Biography places Jobs at crossroad of humanities, science
By Bernard Vaughan, ReutersNEW YORK -- A genius for mixing the humanities and sciences coupled with a Svengali-like ability to motivate people powered Steve Jobs's mission to change the world, biographer Walter Isaacson concludes in his exhaustive new study of the Apple co-founder.
October 30, 2011, 9:37 pm TWN
“Michelangelo knew a lot about how to quarry stone, not just how to be a sculptor,” Isaacson quotes Jobs as saying in one of the many interviews the Apple chief executive gave him in the months before Jobs's death on Oct. 5.
Isaacson's “Steve Jobs” quickly became one of the most highly anticipated biographies of the year after the tech icon, the creative force behind products like the MacIntosh PC, iPod, iPhone and iPad, died of pancreatic cancer.
The 571-page volume hit bookstores on Oct. 24 but was released earlier than expected on Apple's iBooks online store and Amazon's Kindle the day before. Amazon later said it expected the book to be its top seller of the year. No doubt, Jobs would have loved that.
“Edwin Land of Polaroid talked about the intersection of the humanities and science,” Jobs tells Isaacson toward the end, when discussing his legacy. “I like that intersection. There's something magical about that place.”
The book chronicles Jobs's achievements but presents a rounded and colorful portrait, warts and all.
It begins with a young, tearful Jobs trying to comprehend what it means to be adopted, a fact that some sources told Isaacson helped explain later behavior by Jobs such as his denying paternity of his first child.
“The real underlying problem was the theme of abandonment in Steve's life,” Andy Hertzfeld, a former Apple colleague, told Isaacson.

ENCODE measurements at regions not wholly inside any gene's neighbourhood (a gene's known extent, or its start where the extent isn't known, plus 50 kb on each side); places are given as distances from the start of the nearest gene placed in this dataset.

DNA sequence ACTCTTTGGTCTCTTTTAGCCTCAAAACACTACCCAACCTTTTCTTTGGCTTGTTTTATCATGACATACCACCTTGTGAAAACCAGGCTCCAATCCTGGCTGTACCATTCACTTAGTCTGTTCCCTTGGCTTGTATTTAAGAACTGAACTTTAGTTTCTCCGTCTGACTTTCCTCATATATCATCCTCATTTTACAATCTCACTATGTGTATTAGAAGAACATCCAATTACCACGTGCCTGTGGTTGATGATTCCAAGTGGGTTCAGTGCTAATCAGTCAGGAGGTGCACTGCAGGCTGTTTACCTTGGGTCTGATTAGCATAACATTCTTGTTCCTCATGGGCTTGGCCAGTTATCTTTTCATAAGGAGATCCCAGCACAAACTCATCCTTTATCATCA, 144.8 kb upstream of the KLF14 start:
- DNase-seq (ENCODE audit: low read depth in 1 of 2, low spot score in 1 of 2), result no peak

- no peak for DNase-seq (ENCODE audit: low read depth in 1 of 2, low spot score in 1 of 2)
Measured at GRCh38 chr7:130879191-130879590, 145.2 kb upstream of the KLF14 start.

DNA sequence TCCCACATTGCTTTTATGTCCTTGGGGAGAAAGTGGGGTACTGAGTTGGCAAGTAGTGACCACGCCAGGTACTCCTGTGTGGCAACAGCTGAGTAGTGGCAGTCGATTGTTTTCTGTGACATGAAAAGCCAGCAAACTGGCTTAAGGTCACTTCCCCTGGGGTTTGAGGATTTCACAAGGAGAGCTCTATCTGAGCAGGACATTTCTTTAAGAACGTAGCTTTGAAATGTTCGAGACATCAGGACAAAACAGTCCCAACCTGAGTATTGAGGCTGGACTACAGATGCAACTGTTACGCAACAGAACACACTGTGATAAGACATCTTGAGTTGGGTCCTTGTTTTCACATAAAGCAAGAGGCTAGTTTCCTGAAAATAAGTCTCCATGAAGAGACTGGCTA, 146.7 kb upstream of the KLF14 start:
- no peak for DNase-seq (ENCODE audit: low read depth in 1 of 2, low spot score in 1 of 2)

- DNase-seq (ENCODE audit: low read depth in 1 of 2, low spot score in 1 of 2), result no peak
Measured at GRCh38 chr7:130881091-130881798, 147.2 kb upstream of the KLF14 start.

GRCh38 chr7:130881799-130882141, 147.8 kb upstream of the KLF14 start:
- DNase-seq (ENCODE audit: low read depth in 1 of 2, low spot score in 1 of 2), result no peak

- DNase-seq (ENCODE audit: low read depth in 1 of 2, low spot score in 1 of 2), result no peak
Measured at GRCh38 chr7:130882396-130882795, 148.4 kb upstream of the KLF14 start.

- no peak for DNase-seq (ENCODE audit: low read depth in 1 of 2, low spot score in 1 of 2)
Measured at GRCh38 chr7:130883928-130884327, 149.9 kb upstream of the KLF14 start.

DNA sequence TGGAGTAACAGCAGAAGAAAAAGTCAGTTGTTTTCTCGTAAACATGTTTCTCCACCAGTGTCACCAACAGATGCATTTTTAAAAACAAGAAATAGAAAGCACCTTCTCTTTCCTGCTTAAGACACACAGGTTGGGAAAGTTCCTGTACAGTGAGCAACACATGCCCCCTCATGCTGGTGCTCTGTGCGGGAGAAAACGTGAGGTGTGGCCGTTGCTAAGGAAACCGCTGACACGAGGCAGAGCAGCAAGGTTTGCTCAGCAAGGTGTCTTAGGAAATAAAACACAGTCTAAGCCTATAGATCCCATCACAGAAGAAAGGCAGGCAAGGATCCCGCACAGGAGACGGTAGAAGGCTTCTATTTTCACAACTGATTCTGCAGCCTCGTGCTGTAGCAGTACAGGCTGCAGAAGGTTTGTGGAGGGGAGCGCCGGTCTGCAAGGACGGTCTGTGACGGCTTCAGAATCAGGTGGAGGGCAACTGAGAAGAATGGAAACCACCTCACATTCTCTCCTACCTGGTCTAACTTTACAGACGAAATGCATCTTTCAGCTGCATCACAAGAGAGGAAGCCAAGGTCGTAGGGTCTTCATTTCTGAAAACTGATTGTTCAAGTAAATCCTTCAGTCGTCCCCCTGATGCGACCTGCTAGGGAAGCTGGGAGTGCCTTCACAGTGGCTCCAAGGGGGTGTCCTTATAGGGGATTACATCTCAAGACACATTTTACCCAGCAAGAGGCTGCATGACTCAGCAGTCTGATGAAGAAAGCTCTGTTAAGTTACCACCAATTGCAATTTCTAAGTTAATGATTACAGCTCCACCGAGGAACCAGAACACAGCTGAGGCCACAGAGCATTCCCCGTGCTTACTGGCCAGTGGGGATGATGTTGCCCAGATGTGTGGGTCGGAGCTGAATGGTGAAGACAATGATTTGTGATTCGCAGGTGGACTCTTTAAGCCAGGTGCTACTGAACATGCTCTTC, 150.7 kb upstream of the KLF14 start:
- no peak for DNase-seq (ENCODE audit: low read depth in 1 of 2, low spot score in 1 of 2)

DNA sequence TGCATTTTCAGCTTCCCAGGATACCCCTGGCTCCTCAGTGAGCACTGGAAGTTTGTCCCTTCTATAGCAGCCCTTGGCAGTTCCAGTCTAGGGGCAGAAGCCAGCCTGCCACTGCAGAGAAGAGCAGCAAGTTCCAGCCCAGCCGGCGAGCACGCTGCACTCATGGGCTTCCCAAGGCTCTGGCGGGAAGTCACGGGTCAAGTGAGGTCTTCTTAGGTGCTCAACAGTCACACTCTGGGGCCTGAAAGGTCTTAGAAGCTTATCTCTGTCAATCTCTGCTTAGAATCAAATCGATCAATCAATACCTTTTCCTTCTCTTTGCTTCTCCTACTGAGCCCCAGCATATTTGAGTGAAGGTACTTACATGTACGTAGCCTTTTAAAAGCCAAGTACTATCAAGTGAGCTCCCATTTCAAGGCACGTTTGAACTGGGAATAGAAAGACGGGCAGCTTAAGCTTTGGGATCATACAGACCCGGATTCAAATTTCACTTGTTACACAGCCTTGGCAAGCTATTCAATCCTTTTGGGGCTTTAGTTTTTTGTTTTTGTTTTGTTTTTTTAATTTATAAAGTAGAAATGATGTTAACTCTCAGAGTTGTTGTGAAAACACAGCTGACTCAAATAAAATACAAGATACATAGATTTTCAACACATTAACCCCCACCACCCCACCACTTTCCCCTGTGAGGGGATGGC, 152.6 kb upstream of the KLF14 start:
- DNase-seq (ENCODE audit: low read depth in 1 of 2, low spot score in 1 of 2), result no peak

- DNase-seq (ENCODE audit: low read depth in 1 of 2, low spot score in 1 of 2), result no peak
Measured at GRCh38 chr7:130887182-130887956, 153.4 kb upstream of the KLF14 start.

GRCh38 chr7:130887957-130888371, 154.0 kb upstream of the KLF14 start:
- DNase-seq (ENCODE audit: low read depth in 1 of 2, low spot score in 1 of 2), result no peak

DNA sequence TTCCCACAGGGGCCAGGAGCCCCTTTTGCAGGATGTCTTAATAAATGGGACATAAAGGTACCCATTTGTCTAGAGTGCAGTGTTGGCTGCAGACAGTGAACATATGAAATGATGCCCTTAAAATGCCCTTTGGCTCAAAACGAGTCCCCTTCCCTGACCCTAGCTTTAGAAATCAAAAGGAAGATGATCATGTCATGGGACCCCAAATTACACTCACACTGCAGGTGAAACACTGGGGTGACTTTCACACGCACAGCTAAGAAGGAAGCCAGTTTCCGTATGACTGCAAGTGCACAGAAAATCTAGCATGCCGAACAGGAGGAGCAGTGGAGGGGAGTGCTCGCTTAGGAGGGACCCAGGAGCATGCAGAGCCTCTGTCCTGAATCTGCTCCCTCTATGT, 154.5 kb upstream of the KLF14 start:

The book portrays Jobs as a cutthroat businessman who championed aesthetic perfection over profit, with his character, aggressive behavior and startling inspirations tied part and parcel to his youthful search for identity.
By the time he graduates high school, Jobs's rebelliousness is ascendant as he dabbles with LSD, weird diets and “the mind-bending effects of sleep deprivation,” Isaacson writes.
“All of a sudden the wheat field was playing Bach,” Jobs said of one LSD trip. “It was the most wonderful feeling of my life up to that point.”
Isaacson, whose previous work included well-received biographies of Albert Einstein and Benjamin Franklin, provides plenty of context at every stage of Jobs's life (1955-2011).
His childhood neighborhood in the 1960s in what would later be part of the Silicon Valley he helped create was filled with engineers living in homes designed for the American “everyman,” which nurtured his interest in electronics and influenced his later passion for clean, simple design.
Born in San Francisco, Jobs found the Bay Area the ideal incubator for his rebel ambitions. Isaacson notes that in the 1970s the classified section of the San Jose Mercury — where Jobs spotted the ad for his job in 1974 at video game maker Atari — carried “up to sixty pages of technology help wanted ads.”
By the early 1980s, Jobs's personality had developed into a creative force. Friends and colleagues referred to his “reality distortion field,” a “confounding melange of a charismatic rhetorical style, indomitable will, and eagerness to bend any fact to fit the purpose at hand,” Hertzfeld said.
Driven by Jobs's unrelenting refusal to accept anything less than his vision of a product, his employees completed staggering amounts of work within impossible deadlines.